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Case of the Month

The Phenomenon of Trombley-Brennan Terminal Tissue Injury in a Neonate

A Case Study

Jacob, Ani DNP, RNC-NIC, RN-BC; Grabher, Deborah MPA, RN-BC, NE-C

Editor(s): Newberry, Desi M. DNP, NNP-BC, Section Editor

Author Information
doi: 10.1097/ANC.0000000000000688
  • Free

Abstract

In the neonatal population, skin injuries are common. In a recent systematic review, the prevalence of neonatal skin injuries due to pressure, friction, shear, and stripping varied between 9.25% and 43.1%.1 Premature infants are at highest risk of pressure injury due to skin immaturity and the necessity of life-sustaining medical device use such as endotracheal tubes, nasal cannulas, and nasal or oral gastric tubes.1–7 Almost all reported skin injuries in the neonatal world are related to pressure or medical devices. It is unusual to have a skin injury not related to pressure or use of a medical device, and this case study is about a nonpressure, nonmedical device use–related skin injury in a neonate. In 2012, the term “terminal tissue injury” was first introduced in an article published by the American Journal of Hospice & Palliative Care.8 In that article, Trombley et al8 identified a phenomenon named as Trombley-Brennan terminal tissue injury (TB-TTI), in which they noted terminally ill patients developed a specific type of skin injury previously considered as pressure injury or deep tissue injury (DTI). TB-TTI was first identified in 2009 among adult palliative care patients.8,9 On the basis of our literature review, TB-TTI has not been identified or reported in the neonatal population. In adults, it was reported that tissue injuries or bruising appeared suddenly on bony and nonbony prominences of actively dying patients (Table 1).8,9 This case study presents a case of tissue injury in a neonate consistent with TB-TTI that occurred on the day preceding death.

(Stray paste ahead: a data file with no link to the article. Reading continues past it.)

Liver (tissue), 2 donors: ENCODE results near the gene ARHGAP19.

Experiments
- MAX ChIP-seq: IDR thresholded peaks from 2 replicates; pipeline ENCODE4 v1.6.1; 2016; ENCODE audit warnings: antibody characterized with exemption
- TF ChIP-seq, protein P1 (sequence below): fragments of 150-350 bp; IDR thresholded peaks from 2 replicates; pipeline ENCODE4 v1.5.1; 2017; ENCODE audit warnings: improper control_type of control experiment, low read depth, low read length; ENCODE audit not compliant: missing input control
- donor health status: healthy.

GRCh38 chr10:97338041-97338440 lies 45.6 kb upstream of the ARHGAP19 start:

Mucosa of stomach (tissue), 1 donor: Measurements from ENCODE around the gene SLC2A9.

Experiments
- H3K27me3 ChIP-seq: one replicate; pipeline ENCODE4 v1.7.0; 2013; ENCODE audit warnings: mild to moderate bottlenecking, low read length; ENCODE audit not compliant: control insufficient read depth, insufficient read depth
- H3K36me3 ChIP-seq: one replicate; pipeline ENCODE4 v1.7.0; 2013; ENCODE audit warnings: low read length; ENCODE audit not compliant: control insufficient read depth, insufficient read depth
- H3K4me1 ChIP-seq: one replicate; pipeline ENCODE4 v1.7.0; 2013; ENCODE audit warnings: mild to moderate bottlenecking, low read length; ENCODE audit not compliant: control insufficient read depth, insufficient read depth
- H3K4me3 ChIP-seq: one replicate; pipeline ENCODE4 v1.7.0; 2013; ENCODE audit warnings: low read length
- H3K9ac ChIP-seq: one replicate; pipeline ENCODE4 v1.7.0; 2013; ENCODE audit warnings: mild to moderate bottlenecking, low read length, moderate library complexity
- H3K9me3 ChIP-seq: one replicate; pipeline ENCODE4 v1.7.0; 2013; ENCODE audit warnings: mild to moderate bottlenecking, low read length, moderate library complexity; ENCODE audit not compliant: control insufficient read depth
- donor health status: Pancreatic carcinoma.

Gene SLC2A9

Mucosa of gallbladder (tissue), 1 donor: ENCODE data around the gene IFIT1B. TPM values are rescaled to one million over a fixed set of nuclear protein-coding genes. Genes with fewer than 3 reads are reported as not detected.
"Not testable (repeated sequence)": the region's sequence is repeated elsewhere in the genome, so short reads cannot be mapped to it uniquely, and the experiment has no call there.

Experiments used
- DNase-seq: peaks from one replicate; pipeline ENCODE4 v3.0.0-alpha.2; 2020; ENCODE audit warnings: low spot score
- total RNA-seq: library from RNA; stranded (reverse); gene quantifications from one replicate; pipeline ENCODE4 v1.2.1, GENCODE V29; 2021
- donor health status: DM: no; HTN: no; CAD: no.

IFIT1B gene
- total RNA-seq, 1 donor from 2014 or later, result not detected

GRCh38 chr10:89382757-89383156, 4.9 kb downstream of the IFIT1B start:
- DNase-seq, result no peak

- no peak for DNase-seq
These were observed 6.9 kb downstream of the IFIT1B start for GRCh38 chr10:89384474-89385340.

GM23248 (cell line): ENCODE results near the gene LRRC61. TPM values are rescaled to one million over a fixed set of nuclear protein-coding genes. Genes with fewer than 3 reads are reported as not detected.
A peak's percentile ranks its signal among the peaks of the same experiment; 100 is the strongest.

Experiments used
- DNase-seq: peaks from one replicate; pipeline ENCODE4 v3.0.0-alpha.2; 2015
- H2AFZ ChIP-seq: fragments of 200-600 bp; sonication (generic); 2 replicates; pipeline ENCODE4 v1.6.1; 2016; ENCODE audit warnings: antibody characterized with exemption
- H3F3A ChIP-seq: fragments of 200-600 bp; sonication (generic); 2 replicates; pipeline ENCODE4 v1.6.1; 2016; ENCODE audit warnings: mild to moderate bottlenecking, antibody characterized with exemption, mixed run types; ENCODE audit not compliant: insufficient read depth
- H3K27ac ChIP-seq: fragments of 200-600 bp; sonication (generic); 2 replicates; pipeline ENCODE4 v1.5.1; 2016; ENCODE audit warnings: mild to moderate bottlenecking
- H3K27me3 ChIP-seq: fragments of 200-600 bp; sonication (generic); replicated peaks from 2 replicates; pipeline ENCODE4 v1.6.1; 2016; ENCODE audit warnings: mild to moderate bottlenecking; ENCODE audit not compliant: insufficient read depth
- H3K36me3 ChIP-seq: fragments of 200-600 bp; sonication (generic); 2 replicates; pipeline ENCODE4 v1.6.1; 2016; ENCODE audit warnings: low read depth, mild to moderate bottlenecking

TABLE 1. - Differential Diagnosis Between Kennedy Terminal Ulcer, Deep Tissue Injury and Trombley-Brennan Terminal Tissue Injurya